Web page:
Sunday, January 20, 2013

When there's few feel-good stories about education, there's 922!

Now that the 922 film is finished and all our "ducks" are lining up to take the 922 film on tour, I've had a few precious moments to reflect on the past year.  And it has been a ride!

I've done so much research over the past year.  I've read books on education and about how kids learn.  I've read more books about educational reform and the upsurge of charter schools.  I've read articles about "best practices" in the classroom, about failing curriculum, about test data and how to cheat the statistics, and about standardized testing.  I've watched many documentaries ranging in subjects from:
  • teacher unions
  • teachers not being paid enough
  • bullying
  • stressors that poverty has on a child's brain
  • stressors that children experience when being drilled to excel
  • politics in education
These are all worthy subjects to pursue, I suppose.  Few of the stories on the market today deal with anything positive, however.  So much focus is placed on what's wrong with education instead of seeking out what's right about education and sharing the good news.  And fewer stories make the headlines when schools like The Claymont City School District actually take what is in their control and create an entirely new educational system that actually works.  Not only that,  but they have turned the entire school district into a stellar place to model.  And the best news is, the system is replicable.

It's not brain surgery.  It's not rocket science. 

Buckminster Fuller (July 12, 1895 – July 1, 1983) was an American systems theorist, author, designer, inventor, and futurist.  I quote him here.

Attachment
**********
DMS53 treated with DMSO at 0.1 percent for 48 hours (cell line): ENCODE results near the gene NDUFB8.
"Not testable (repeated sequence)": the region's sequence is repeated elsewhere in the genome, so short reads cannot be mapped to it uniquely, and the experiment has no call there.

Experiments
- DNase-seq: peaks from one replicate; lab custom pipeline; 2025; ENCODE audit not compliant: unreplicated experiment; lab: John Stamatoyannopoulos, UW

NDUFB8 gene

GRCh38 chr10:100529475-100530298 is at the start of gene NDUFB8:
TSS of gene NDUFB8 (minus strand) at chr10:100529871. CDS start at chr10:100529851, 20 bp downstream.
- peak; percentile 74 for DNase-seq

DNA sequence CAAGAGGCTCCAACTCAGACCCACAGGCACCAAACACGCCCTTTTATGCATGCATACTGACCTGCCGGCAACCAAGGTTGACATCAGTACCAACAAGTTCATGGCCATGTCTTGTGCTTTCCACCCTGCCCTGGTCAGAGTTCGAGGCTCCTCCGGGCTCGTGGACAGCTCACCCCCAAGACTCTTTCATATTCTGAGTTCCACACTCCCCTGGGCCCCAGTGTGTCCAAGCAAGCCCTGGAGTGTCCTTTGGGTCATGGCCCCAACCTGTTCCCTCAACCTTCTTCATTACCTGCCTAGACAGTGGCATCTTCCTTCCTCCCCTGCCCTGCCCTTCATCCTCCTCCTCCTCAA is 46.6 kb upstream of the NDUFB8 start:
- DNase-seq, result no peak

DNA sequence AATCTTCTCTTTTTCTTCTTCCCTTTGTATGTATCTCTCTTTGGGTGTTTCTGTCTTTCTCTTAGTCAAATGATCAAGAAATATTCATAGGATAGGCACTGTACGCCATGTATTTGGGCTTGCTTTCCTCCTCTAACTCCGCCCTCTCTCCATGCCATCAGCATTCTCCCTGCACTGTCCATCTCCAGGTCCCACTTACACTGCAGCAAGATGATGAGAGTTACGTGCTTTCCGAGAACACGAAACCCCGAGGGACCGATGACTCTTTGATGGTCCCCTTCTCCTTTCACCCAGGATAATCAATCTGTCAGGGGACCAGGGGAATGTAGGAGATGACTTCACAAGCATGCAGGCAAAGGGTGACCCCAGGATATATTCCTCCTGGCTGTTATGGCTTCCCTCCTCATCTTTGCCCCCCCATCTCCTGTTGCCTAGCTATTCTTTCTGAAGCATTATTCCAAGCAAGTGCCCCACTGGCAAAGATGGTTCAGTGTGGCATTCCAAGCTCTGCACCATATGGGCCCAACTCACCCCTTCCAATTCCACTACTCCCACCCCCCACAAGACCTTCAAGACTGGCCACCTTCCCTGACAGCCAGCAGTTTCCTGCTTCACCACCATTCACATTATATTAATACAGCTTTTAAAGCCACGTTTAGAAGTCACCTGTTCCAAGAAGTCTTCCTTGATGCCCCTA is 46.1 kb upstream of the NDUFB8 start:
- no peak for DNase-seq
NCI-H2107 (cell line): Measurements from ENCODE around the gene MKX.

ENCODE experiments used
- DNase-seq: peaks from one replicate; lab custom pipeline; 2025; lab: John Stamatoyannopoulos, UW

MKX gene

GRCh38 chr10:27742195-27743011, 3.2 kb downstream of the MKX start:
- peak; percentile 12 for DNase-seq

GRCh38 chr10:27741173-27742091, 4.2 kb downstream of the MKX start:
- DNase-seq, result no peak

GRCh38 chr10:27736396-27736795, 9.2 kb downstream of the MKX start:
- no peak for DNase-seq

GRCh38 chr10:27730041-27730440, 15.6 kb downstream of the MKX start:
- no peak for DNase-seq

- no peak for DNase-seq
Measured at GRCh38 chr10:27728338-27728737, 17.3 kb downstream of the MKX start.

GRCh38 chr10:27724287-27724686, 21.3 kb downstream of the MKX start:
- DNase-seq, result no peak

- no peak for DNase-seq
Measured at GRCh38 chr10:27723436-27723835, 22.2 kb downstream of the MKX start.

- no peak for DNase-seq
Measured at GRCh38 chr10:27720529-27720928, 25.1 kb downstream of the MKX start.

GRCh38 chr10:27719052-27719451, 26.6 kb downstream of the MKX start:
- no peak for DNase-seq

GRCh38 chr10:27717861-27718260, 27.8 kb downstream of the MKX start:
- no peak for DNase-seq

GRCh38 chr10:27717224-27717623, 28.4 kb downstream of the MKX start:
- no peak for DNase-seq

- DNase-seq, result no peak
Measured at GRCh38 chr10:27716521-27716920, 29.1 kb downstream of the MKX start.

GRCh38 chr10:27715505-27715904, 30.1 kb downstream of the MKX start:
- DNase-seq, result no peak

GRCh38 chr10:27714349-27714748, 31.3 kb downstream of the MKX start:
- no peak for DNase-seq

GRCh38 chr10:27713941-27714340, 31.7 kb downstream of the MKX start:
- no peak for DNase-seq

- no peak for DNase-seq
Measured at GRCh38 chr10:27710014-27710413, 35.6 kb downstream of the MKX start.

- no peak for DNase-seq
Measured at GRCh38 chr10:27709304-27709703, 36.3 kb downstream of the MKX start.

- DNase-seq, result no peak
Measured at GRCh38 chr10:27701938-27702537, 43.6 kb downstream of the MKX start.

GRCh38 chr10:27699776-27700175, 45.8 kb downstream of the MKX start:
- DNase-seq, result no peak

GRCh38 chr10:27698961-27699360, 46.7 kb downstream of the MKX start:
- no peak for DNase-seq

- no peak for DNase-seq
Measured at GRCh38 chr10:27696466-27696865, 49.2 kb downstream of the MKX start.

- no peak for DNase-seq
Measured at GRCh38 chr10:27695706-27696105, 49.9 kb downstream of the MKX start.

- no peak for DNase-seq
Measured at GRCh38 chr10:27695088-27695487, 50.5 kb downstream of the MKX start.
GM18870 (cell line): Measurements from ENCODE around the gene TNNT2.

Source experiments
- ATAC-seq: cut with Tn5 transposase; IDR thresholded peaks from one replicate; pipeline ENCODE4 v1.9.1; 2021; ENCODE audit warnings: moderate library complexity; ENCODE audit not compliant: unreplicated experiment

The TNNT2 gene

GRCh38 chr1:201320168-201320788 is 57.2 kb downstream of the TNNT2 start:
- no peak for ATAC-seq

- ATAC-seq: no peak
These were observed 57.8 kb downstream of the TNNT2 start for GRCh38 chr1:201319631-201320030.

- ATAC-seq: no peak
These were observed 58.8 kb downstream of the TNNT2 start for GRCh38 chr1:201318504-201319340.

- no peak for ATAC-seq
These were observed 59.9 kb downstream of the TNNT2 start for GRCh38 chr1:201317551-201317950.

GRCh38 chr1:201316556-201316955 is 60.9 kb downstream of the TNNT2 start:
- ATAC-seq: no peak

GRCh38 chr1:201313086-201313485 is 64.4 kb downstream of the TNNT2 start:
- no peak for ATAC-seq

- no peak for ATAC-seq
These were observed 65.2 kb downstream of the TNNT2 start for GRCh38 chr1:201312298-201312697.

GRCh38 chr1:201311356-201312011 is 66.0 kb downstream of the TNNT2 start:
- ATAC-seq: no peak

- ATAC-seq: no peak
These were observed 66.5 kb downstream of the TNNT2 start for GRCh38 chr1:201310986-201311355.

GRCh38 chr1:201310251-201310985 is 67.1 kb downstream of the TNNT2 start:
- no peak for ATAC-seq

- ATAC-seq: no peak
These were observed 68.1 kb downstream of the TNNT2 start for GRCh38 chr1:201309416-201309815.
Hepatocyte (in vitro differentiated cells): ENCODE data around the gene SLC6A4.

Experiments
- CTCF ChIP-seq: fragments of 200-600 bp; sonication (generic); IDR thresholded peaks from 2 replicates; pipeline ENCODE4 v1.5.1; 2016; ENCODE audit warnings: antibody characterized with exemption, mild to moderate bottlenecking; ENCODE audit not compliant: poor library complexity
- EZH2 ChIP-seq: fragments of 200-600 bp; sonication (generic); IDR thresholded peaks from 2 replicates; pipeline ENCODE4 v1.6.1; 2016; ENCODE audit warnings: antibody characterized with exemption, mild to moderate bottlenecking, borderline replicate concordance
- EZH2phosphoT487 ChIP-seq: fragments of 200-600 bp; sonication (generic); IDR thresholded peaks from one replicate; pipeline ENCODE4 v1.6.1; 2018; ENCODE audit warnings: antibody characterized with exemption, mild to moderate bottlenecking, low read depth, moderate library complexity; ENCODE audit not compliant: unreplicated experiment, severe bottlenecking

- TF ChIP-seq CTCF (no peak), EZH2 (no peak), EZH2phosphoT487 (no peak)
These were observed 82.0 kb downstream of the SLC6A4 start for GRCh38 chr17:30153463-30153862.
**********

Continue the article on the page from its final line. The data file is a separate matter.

The 922 story exemplifies what Buckminster Fuller believed and what I believe as a person and as a filmmaker.  That might be one of the reasons why the 922 story had our name on it.

Many, many persons and figureheads have expressed what Buckminster Fuller believes.  To name two - Ghandi, for examble, "Be the change you wish to see" -  Chinese Proverb "Better to light a candle than to curse the darkness."  All are worthy to remember.  All are worthy to put into practice.

In my reflective moments, I marvel at what the Claymont community, the Claymont City School District, the leaders, the residents, and the kids have achieved.  They all, collectively, have made such a positive difference in the world.  Now, to let the world know.

My job is to share the story.  So, on tour we go in late February to present the film and the 922 story to over 2,500 educators at the "American Association of Colleges for Teacher Education" (AACTE) National Conference in Orlando Florida.

Be Well and Do Good Things.

Kim Calkins - Independent Filmmaker/Director